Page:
No, Russia obviously does not view the penis very favorably at all. For a society that can be extremely macho and downright misogynistic, Russians surely don’t consider their ding-dongs a force of objective good. There is, however, one exception. There is one unambiguously positive penis derivative, but even it, characteristically, stems from a mostly negative one.

The word okhuyet literally means “[I could just] become akin to a dick” and is used as an expression of extreme surprise or bewilderment, in both positive and negative contexts. It is an extremely profane equivalent of “I’ll be damned.” You will hear it screamed at soccer matches after particularly spectacular plays or in heated arguments as a reply to something outrageously ridiculous. As such, this verb is indicative of an event that defies belief and makes one go rigid with incredulity.

A related past-tense verb okhuyel (“has become akin to a dick”), however, means that the person in question has lost all connections with norms and morals of civilized society and is behaving in a way completely unbecoming of a normal, non-dick-adjacent individual. “Have you completely okhuyel?” is an effective way to let someone know they are well outside the boundaries of propriety.

However, another derivative, okhuyenno (“conducive to becoming akin to a dick”), has come to mean “unbelievably good” and is widely regarded as one of the most laudatory adjectives in the Russian language. The great Alexander Pushkin himself, were he living now, would be flattered to have it applied to his timeless verses. Especially considering that khuy was by far his favorite cuss word, if his early works are any indication.

But the most sublime, indeed the most Russian of all the linguistic incarnations of penis is the word khuli.

Definitely not a name the real-life Sergey Brin would pick

It uses a suffix that does not otherwise exist and forms a word class otherwise unknown. It’s not a noun, a verb or an adjective. And indeed its actual meaning is to relay the sense of uselessness, of utter lack of hope, of the absolute futility of action or desires. It may as well be the entirety of our national anthem.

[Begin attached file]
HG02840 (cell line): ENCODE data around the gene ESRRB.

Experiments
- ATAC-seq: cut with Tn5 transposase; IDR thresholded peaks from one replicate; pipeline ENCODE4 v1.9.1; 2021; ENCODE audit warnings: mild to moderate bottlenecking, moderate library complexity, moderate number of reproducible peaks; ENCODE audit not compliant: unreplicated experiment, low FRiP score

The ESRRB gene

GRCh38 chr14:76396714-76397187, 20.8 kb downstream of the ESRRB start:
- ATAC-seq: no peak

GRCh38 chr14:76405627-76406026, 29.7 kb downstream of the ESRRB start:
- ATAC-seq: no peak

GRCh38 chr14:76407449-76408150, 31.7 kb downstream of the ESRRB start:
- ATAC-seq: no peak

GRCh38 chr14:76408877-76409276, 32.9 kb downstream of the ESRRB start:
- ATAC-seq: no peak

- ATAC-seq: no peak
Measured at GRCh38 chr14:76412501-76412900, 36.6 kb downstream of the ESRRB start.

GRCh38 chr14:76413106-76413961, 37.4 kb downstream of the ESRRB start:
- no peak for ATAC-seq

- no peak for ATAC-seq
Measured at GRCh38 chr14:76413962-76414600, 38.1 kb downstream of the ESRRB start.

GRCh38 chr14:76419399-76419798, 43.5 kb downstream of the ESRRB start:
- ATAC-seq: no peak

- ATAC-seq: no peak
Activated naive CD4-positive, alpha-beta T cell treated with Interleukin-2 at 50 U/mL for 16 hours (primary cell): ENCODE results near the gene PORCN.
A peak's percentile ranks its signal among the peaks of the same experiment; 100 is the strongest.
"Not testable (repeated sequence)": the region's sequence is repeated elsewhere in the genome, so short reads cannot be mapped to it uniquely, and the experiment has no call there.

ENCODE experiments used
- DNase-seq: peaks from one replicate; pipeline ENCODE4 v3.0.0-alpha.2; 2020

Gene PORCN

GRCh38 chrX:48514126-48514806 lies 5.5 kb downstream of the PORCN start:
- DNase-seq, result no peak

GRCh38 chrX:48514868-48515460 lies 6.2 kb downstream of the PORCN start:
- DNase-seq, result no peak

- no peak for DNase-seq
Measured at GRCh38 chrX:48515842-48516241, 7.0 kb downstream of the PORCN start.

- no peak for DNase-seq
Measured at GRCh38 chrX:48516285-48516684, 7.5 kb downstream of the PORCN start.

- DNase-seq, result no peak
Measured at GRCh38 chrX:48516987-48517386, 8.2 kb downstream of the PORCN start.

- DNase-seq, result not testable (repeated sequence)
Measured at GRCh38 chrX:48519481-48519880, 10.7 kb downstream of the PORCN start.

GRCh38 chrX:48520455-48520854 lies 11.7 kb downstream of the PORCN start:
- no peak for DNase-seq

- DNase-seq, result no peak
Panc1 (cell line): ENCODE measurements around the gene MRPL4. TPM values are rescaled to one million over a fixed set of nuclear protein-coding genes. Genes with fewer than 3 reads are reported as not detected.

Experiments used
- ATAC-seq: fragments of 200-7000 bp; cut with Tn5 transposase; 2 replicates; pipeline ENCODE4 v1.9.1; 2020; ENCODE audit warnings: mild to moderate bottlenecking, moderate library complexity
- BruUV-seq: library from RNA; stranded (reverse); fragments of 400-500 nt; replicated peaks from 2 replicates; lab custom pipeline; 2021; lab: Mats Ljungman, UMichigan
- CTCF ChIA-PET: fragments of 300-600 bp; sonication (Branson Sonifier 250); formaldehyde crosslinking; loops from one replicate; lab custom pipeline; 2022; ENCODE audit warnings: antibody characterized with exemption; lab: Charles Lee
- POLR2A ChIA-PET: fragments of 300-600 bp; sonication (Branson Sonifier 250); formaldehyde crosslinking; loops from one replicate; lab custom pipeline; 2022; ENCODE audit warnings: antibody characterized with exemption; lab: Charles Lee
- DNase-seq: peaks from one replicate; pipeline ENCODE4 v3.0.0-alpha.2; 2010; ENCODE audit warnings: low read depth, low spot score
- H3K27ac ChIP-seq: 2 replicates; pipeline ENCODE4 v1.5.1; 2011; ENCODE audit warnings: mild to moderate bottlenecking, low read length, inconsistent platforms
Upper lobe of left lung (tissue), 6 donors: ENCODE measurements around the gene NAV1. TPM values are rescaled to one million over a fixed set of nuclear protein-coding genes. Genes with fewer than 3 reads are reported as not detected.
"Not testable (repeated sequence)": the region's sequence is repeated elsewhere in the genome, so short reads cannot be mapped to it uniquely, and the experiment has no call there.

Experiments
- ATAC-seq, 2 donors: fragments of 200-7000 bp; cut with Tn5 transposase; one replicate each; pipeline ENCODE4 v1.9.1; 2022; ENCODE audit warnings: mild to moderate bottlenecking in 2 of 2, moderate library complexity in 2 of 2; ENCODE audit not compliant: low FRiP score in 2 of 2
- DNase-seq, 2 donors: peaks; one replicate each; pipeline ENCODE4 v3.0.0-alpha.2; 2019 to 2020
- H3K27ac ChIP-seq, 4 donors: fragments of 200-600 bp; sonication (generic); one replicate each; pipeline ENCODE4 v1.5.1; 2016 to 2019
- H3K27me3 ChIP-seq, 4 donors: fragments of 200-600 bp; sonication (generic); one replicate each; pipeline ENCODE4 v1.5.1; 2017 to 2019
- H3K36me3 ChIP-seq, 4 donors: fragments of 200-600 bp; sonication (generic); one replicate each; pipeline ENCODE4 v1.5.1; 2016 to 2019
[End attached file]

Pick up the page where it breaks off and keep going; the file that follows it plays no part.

Khuli?“, your Russian friend will ask rhetorically, encompassing the meanings of “The fuck do I need this for?”, “So fucking what?” and “Fuck this!” all at once, but also going so much deeper. It’s probably the most common answer given by Russian defendants to the question “Do you have any final words?” before their sentence is read.

Two syllables. That is all we need to express an array of emotions that English needs several complete sentences to replicate. This is how amazingly ninja our language is in the area of abstract feelings. And that’s only the penis part of it!

The Permutations of Vagina

In yet another crazy turn of our linguistic culture, the Russian obscene term for vagina, pizda, can easily swing both ways, positive and negative. Its positive incarnation is the previously mentioned word pizdato, an adverb (“pussily”?) that is the counterpart of khuyovo. Whereas “dickly” in Russian describes the state of being that is unambiguously horrible, “pussily” always refers to something that is entirely great. Your soccer team is playing pizdato if it’s on a winning streak. Your work is going pizdato if the boss isn’t being such a khuylo (hey, there is another penis-derived word, in this case a perfect equivalent to the English “being a dick”). Your health is pizdato if you are not suffering from debilitating illnesses or addictions. And your family life is pizdato if your mother-in-law has died.

All other vagina-related words, however, trend heavily negative, burying any hopes that our language was invented by secret feminists. As mentioned above, the noun pizdets (“pussiness”, maybe?), for instance, can be either positive or negative, but its positive meaning is mostly ironic.

Pizdets kak horosho!”, you might hear a vagrant drunkard screaming in the twilight, as he will try to let the world know that his feelings can be described a “cuntily good.”

The more common meaning of pizdets, though, is “the absolute worst outcome imaginable.” When something ends terribly badly, people will say that “Pizdets has come.” When you want to threaten someone with deadly violence, saying “Tebe pizdets!” (“Pussiness for you!”) is an incredibly efficient way to relay the intent. When you lack adequate vocabulary to describe the breadth of your amazement or bemusement with something, you will almost inevitably utter: “This is simply some kind of pizdets!”